Having never been in the thick of an actual gun battle, Justin later decided the one he witnessed at the

Farm to be something that he’d never want to be anywhere near, ever again. It was extremely loud, for one thing, with shots from rifles and handguns, explosions, and people yelling all seeming to merge into one great, ear-splitting, bone-rattling blare. It was stinky, too; he hadn’t realized that guns produced so much smoke. But it wasn’t the noise or the smell that got to him, it was the mayhem. People screaming in pain, the chaotic, jumpy sort of way the world looked when you were face-down in the dirt with someone trying to take your head off with a spray of large caliber bullets, the brutal waves of adrenaline, the blood, arcing in gentle sprays like a garden sprinkler on a hot summer day, the heat and the dust and the smell of steel and gore and cordite, all mixed together like a scene from an action movie he couldn’t escape. All in all, not something he’d ever want to experience again. They’d arrived at the Farm, carried by an old gas-burning flatbed truck, just in time to take positions before the attack. The Farm itself wasn’t much to look at, just a great big, scummy-looking pond and a few barns and outbuildings, but a defensive perimeter of sandbags and wire and old junked cars had been erected all the way around the place and it was to the far eastern side of this that Justin, Zero, Teresa, and five other people from the House were directed by Vivian, the intense woman they’d met earlier. Unarmed, Justin was assigned a safe place behind a thick piece of sheet metal and told to take care of anybody that got shot. “But…” he stammered at the woman, “but I’m not an Army medic! I don’t even have any bandages, or blood plasma or tri-Morphs, or--” “Here,” Vivian interrupted rudely, tossing him a shoulder bag marked with a red cross. “And don’t lose any of that shit!” And then, trotting off and shouting orders, she was gone. For a moment Justin had considered just dropping the shoulder bag and sneaking off back to the House, but then had decided that would be pretty cowardly and instead opened the bag to see with what medical wonders he’d been blessed. Nano-bandages, pressure and otherwise, good, Morphidrine in ready-to-use syringes, a couple of bags of uni-plasma and the gear needed to administer them, also very good. Now, if he was just an EMT or an ER nurse, he’d be in business. Making a wry face, he’d closed the bag and hoped that he’d have no need of it. For a long time, it seemed like, once everyone had been placed at the perimeter with their guns and extra bullets, nothing happened. The wind blew warm and dry, stirring up little clouds of dust, and the sun beat down intensely on the yellow-brown earth. Way up in the cloudless sky, a single big bird, probably a vulture, circled this way and that, never once finding need to flap its wings. Down in front of him, on the actual firing line, his compatriots checked their weapons, over and over again, and nervously jittered in place. Then there came a hoarse scream, an animalistic bellow like a dozen enraged bears, and suddenly the ground out in front of the line seemed to erupt with heavily armed human beings. Obviously the enemy had been creeping up for some time, using the many arroyos and folds in the ground to hide their approach. Now, at about fifty yards, they all leapt up and attacked, some dropping to one knee to fire at the defenders, others using the cover to rush ahead. Suddenly the air was thick with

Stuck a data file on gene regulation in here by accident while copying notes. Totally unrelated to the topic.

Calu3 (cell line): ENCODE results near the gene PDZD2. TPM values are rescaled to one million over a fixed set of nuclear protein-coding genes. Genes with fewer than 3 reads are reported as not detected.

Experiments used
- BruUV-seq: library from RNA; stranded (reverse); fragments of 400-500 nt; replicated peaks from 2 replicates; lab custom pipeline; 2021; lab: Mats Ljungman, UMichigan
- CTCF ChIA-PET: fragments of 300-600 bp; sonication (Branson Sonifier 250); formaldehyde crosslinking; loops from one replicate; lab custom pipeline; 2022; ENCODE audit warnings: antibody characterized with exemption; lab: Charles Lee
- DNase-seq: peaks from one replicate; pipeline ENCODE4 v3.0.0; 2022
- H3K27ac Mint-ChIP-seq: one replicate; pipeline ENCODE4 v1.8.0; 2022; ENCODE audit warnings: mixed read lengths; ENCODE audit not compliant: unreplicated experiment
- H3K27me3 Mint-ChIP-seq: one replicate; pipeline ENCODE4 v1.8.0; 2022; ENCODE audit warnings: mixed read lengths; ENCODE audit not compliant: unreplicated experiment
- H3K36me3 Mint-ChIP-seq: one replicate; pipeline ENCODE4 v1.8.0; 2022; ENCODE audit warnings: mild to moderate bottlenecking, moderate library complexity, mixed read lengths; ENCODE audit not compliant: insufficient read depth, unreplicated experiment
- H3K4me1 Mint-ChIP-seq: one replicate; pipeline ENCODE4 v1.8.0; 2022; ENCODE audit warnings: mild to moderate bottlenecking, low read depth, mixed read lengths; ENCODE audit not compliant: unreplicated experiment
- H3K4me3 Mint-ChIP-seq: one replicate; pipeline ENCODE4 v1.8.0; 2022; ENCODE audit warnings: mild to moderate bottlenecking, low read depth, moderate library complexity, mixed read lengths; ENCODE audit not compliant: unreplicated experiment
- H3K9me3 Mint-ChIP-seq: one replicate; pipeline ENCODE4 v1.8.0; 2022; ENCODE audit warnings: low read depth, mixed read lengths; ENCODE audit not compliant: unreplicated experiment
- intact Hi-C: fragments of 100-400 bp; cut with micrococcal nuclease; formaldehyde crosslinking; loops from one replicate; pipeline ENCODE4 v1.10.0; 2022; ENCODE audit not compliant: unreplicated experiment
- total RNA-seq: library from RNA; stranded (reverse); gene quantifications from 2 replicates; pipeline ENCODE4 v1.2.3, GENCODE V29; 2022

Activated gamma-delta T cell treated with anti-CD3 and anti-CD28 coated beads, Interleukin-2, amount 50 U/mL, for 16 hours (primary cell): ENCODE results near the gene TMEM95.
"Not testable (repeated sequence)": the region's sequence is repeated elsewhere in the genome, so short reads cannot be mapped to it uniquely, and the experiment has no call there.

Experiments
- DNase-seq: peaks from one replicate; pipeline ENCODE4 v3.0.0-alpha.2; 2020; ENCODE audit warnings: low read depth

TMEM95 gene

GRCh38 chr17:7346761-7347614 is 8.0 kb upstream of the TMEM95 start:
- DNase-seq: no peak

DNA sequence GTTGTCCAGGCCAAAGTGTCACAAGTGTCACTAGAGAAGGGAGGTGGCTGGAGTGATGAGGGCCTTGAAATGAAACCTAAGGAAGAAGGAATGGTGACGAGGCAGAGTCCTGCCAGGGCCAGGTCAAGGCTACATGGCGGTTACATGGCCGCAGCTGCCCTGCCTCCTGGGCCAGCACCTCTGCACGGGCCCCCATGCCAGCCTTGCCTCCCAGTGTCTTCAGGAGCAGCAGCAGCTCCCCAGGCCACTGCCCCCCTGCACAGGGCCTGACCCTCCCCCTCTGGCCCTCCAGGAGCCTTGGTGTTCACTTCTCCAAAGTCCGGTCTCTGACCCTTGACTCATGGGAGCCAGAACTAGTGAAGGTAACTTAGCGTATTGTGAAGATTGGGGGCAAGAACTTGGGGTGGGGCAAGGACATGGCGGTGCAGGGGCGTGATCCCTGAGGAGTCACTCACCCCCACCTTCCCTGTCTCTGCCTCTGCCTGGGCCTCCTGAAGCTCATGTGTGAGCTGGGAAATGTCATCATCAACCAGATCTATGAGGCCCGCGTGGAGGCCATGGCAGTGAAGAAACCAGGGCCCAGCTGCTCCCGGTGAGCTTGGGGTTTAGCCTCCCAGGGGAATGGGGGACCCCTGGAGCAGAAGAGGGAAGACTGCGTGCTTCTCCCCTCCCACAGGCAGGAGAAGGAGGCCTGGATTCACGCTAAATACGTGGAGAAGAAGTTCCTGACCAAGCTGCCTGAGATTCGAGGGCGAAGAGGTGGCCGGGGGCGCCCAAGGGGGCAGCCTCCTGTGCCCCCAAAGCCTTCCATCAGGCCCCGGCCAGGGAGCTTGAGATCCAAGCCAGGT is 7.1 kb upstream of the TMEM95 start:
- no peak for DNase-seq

gunfire and what sounded like bees or something, zipping past his ears. That’s odd, he thought; what could that be? And then he hit the dirt as the answer came: They weren’t bees, for God’s sake, they were bullets! For the next while, maybe a few minutes, he simply cowered behind the sheet metal, covered his ears, and hoped very much that the shield between him and the bullets was good and thick. Finally the firing slackened somewhat, from a roar to a din, and he chanced a look past the rusted shield. There was smoke everywhere, people running and yelling and firing their weapons, a sort of general hubbub with guns, and then he noticed the wounded man. Lying immobile on his face behind some sandbags, a pool of blood slowly growing beneath him, one of the defenders, someone he’d never met, had obviously been shot. “Damn!” swore Justin, rating his chances of surviving actually going out into the open. It didn’t look terribly promising; in fact, it looked downright suicidal. “Damn, damn, damn!” And then he was up and running, before he’d really even decided to do so, sure that he was about to be shot and/or killed, right into the thick of it.

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